HIPPOTION Hübner [1819]

Hippotion Hübner [1819], Verz. bekannter Schmett.: 134.

Type species: Sphinx celerio Linnaeus, 1758.

A genus consisting of about 22 species restricted to the tropics and subtropics of the Old World.

IMAGO: Forewing very elongate, pointed, as is the abdomen. Female antenna clubbed, male antenna rod-like; terminal segment short. Labial palpus smoothly scaled on outer side, but lacking erect hairs present in Deilephila. Scales at apex of first segment regularly arranged on inner side to form an even border; no apical tuft on second segment. Hindtibia with two pairs of spurs, the inner spurs longer than the outer.

Genitalia. Differ little from those of Deilephila and Theretra.

OVUM: Ovoid, small, glossy green.

LARVA: Anteriorly tapering, with retractile head. Abdominal segments 1 and 2 swollen, bearing eye-spots. Horn weakly curved backwards.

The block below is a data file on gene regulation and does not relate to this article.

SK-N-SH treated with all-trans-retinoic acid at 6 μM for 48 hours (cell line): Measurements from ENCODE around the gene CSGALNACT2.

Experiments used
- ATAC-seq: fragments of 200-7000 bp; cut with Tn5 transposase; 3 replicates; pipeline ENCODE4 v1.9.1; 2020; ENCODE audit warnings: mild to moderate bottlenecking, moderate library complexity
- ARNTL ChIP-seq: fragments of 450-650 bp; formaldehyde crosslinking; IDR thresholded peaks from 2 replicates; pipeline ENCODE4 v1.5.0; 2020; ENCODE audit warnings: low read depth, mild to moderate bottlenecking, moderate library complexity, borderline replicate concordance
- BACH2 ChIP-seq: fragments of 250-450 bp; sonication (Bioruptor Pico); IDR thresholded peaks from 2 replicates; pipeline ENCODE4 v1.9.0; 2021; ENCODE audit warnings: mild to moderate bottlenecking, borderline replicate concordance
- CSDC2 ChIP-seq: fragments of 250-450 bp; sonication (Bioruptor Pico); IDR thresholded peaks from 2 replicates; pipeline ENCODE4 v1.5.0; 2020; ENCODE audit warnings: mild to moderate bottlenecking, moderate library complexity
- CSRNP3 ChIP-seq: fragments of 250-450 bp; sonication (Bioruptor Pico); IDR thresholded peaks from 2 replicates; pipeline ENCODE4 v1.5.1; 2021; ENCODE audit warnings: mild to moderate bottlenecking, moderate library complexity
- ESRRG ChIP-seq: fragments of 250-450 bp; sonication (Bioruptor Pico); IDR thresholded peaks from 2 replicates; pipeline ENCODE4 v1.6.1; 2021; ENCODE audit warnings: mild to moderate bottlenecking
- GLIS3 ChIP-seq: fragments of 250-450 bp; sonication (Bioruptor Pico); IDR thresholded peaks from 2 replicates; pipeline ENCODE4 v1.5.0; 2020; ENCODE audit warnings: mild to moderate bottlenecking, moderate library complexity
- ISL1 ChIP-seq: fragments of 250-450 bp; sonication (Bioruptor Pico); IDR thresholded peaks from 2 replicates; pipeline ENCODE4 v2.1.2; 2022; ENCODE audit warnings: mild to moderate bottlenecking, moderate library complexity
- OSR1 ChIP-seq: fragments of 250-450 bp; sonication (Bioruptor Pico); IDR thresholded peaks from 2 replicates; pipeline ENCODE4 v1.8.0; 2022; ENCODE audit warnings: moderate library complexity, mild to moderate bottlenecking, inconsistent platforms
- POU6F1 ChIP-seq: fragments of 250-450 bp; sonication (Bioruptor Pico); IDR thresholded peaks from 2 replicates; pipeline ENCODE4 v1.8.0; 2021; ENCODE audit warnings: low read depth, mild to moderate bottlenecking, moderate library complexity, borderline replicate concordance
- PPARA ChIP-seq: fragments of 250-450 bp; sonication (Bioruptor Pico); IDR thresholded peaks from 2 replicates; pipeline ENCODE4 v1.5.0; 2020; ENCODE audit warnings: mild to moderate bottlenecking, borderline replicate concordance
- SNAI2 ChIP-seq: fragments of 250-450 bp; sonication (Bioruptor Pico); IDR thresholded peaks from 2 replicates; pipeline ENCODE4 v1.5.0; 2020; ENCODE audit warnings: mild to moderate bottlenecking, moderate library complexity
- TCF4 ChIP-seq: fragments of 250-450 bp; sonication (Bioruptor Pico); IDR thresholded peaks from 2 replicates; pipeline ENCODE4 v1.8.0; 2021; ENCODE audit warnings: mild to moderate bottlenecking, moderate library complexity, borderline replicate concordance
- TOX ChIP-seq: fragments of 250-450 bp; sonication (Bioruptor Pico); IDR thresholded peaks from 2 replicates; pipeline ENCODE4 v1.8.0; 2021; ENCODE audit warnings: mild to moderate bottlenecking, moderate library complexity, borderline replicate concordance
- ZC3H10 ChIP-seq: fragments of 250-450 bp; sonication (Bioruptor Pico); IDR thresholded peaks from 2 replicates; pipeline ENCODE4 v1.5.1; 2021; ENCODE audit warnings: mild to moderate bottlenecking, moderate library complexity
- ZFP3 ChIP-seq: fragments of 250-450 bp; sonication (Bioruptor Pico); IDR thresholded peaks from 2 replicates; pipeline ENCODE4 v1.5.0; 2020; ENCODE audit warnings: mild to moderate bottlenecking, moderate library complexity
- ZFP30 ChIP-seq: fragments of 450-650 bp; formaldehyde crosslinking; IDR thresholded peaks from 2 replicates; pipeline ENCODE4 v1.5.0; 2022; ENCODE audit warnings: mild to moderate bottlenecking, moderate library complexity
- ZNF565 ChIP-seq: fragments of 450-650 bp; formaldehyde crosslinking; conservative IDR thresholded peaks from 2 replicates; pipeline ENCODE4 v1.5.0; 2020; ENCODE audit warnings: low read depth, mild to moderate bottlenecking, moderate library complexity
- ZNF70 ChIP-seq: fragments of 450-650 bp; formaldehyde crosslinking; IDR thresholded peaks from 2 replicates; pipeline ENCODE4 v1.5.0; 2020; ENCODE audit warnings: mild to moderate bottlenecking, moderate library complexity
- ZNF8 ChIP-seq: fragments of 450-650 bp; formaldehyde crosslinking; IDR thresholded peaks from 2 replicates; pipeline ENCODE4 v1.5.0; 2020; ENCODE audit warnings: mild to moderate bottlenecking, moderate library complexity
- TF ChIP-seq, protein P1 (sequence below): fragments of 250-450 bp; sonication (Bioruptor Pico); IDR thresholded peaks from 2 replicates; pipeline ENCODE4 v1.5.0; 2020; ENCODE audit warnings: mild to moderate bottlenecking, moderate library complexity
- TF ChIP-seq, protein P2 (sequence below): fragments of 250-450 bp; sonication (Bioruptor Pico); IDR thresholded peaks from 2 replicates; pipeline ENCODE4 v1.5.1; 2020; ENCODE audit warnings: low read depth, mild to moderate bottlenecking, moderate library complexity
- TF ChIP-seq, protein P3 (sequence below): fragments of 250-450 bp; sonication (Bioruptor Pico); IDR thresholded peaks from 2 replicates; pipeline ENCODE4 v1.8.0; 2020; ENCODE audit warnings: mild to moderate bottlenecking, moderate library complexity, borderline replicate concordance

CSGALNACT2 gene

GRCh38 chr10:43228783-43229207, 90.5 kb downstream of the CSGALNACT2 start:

PUPA: Proboscis fused with body, laterally compressed and cariniform, similar to that of Theretra. Cremaster long, pointed, without apical spines on the sharp, glossy tip.

HOSTPLANT FAMILIES: Mainly herbaceous plants and climbers of the Vitaceae, Araceae, Nyctaginaceae, Rubiaceae, Polygonaceae and Onagraceae.


UK: Large striped Hawkmoth; Greater silver-striped Hawkmoth, F: Deiléphile Osiris, CZ: Lišaj stříbropásý, FIN: Osiriskiitäjä.

Sphinx osiris Dalman, 1823, Analecta Entomologica: 48.

Type locality: Sierra Leone [, West Africa].

[Further details on this species, as well as photos of all stages, can be found on Lepiforum.]


Palaeotropical; Afrotropical region.


Male Hippotion osiris, Mahé, Seychelles.

Wingspan: 89--90mm. Very similar to Hippotion celerio (Linnaeus, 1758), but larger and immediately distinguishable by two pairs of black subdorsal basal abdominal patches and the undivided pink median band on the hindwing upperside. Forewing upperside similar to Hippotion celerio, but oblique postmedian band more evenly curved. Antenna of male very stout compared to female. Shows little variation; all European specimens have been of the typical form.